Anchored by Jake Tapper, The Lead airs at 4 p.m. ET on CNN.
We've moved! Come join us at our new show page.
They go by names like "Rockstar", "Monster" and "Full Throttle." They promise to make you "feel good". Some of their commercials have even featured cute little cartoon characters.
Given all that, why would anyone would accuse energy drink companies of marketing to kids?
The Senate Commerce Committee called executives from Rockstar, Red Bull and Monster to Capitol Hill Wednesday for a hearing on whether their companies are intentionally targeting young people.
Health industry experts were also called in to testify about the potential side effects of too much caffeine on anyone under the age of 18.
Dr. William Spencer, a legislator from Suffolk County, New York, successfully stopped energy drinks from sending free samples to kids in his county. Spencer also testified in Wednesday's hearing.
Spencer is an ear, nose, and throat doctor, and said he treats many children.
"What I've seen is just an alarming increase in emergency room visits that just are associated with caffeine toxicity," said Spencer.
Children are more vulnerable, have different metabolisms than adults, and are more susceptible to becoming jittery and anxious, said Spencer.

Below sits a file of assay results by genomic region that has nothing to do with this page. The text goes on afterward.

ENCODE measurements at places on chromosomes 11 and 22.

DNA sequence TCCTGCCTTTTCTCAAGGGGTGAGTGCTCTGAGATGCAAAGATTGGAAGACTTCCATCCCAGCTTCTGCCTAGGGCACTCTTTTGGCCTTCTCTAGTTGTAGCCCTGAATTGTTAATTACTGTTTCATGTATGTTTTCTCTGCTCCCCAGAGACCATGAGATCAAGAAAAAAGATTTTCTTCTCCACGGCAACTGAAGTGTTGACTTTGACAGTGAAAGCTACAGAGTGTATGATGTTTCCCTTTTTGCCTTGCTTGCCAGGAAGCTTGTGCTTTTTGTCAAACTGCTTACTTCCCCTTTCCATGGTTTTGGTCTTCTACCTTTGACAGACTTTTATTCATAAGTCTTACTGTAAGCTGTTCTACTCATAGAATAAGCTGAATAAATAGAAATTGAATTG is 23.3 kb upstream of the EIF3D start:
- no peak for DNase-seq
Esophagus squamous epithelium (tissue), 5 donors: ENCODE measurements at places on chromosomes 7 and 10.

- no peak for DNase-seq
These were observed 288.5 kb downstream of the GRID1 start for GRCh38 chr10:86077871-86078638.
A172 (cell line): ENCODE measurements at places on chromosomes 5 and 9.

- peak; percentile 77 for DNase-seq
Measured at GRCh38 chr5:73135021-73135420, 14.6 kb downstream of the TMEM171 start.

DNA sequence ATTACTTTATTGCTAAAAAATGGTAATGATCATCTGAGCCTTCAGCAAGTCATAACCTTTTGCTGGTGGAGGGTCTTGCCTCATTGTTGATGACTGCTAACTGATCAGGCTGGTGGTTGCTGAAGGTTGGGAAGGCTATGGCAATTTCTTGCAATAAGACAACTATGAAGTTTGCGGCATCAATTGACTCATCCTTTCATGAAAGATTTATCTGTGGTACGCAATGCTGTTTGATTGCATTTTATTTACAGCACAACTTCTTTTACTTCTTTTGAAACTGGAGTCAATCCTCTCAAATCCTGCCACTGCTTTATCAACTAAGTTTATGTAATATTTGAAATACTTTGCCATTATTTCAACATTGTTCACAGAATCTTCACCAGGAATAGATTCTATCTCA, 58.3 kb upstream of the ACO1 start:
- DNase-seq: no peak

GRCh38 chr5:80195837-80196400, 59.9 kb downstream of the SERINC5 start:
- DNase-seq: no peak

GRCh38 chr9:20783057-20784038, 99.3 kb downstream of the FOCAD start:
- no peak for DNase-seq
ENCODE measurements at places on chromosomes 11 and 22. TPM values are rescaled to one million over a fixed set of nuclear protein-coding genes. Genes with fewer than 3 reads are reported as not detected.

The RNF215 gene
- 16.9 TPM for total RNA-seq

A lobby group for the beverage industry said no one has been able to present evidence of a direct tie between children's health and energy drinks.
Spencer said he strongly disagrees.
"We've seen over the past five years, nationally, a ten-fold increase in the amount of emergency room visits ... directly related to caffeine, and many times these drinks," said Spencer.
The energy drinks are more dangerous than coffee because companies continually increase the concentration of caffeine, and the drinks come with additives that increase the power of caffeine, said Spencer.
Regular coffee is also often hot, and has to be consumed slowly, while energy drinks are meant to be guzzled.
A 2012 Consumer Reports analysis found about 90 milligrams of caffeine in an 8-ounce can of Monster Energy, and the drink comes in sizes up to 24 ounces. By comparison, an 8-ounce cup of coffee has about 100 milligrams.
Some critics say the government is overreaching, and argue that it is parents' jobs to regulate what their children consume.
"My concern is with a deceptive message," said Spencer. "When parents are confusing these drinks with sports drinks, and when the companies are marketing to children with free samples, then what they're doing is that they are shifting the focus away from parents, they are taking away the opportunity for parents to parent."
Red Bull responded to the criticisms in a statement to CNN, saying, in part, "Recent consumption data consistently show that caffeine intake mainly comes from coffee, soft drinks and tea – not energy drinks. This is in line with FDA estimates, despite the entry of energy drinks into the US market place more than 15 years ago."